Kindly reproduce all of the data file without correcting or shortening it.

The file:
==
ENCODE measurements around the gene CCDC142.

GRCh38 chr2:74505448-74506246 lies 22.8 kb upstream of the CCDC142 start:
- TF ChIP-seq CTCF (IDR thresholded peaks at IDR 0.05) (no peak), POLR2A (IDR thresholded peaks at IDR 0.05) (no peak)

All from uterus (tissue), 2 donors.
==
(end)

ENCODE measurements around the gene CCDC142.

GRCh38 chr2:74505448-74506246 lies 22.8 kb upstream of the CCDC142 start:
- TF ChIP-seq CTCF (IDR thresholded peaks at IDR 0.05) (no peak), POLR2A (IDR thresholded peaks at IDR 0.05) (no peak)

All from uterus (tissue), 2 donors.